NEW YORK - The market in German mortgage-backed securities could surge this year as investors search for higher yields and banks seek ways to lift return on equity.
The young market has seen few deals so far, but that is about to change, say investors, ratings agencies, and analysts. One key development involves recent changes in tax treatment of private pension contributions. Those are expected to attract fresh capital, which is likely to flow into mortgage-backed securities.
In addition, European and Japanese investors are eyeing structured products, such as mortgage-backeds, as a way to pick up extra yield. And banks see them as an attractive way to sell their assets and increase return on equity.
To be sure, the fledgling German market faces challenges.
For example, although government bond issuance is stagnating, more companies are looking to raise funds in the capital markets, noted Jeorg Warncke, portfolio manager at DWS Investment GMBH in Frankfurt.
A swelling supply of corporate bonds would compete for the attention of investors, he said.
The spread product doesn't look particularly attractive at current levels, Mr. Warncke said, noting that the 10-year swap spread over comparable German government treasury bonds is only 36 basis points, down from a six-month average of 45 basis points. Nonetheless, he thinks that the extra yields that mortgage-backeds offer make the securities worth considering.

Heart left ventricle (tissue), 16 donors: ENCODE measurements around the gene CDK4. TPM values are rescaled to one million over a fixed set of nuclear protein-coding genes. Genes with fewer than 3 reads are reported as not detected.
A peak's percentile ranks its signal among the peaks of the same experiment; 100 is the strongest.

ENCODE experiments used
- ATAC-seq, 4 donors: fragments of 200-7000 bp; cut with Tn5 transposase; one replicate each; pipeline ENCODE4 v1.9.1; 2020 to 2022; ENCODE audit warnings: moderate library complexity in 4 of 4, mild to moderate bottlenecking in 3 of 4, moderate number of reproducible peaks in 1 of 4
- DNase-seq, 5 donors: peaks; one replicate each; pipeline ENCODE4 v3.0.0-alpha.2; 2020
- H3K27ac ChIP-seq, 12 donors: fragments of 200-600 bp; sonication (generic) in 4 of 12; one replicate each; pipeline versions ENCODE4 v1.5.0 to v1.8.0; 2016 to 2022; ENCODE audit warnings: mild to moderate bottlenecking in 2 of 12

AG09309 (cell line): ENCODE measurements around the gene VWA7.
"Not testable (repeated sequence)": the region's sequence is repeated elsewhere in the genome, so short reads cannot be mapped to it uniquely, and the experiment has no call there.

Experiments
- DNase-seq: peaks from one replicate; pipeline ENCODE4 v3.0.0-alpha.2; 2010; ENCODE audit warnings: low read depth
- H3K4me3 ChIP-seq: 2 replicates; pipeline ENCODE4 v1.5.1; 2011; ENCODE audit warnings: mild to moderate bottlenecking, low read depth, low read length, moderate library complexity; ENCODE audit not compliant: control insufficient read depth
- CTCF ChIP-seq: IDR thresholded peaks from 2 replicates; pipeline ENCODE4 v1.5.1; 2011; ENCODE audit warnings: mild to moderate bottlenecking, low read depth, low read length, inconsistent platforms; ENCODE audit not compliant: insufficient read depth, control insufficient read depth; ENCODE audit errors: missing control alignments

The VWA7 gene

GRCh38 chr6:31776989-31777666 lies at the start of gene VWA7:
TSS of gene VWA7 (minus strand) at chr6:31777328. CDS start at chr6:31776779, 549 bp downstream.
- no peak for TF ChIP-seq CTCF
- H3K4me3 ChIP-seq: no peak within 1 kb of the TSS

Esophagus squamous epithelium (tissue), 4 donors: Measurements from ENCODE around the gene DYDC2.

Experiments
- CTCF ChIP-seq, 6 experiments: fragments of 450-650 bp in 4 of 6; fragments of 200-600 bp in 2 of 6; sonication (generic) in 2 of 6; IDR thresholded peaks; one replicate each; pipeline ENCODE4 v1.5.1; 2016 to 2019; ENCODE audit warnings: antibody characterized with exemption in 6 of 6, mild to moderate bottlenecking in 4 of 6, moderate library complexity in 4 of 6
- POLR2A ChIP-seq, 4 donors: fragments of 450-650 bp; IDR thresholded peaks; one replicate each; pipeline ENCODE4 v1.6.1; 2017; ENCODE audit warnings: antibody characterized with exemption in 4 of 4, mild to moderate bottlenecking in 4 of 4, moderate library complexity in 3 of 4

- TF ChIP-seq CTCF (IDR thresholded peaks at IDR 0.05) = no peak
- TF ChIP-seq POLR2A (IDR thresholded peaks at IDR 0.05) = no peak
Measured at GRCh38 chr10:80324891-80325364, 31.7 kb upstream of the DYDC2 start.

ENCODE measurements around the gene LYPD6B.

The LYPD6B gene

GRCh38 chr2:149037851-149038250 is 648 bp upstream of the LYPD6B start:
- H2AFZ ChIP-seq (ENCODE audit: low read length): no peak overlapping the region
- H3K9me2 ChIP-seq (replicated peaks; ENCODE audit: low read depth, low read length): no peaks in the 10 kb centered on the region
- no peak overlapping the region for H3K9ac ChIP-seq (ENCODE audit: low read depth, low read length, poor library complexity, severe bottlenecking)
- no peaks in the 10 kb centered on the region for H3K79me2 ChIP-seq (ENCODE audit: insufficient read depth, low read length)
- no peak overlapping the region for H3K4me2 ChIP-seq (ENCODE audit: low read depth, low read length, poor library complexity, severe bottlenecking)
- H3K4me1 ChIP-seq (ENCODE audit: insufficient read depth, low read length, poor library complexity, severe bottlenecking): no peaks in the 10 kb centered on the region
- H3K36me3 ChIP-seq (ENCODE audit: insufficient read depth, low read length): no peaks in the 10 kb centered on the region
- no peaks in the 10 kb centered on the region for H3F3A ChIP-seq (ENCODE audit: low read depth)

"A lot of banks are thinking about mortgage deals throughout 2000," said Jurgen Haferkorn, associate director of Duff & Phelps Credit Rating Co. in London. "It is recognized as a very effective tool to increase return on equity." His firm is rating several German mortgage-backed securities transactions, the first of which could hit the market by Jan. 31, he said.
German banking authorities provided impetus for the mortgage-backed market in 1997, when they issued regulations allowing banks to securitize their own assets. There since have been only a handful of such deals, as both investors and banks become familiar and comfortable with the new structures.
Only about a quarter of German mortgages qualify to be sold as Pfandbriefs, high quality German mortgage bonds which account for more than half of all Deutsche Mark-denominated bonds. Pfandbriefs can be issued only by approved lending institutions and are limited to first-lien mortgages with loan-to-value ratios of 60% or less.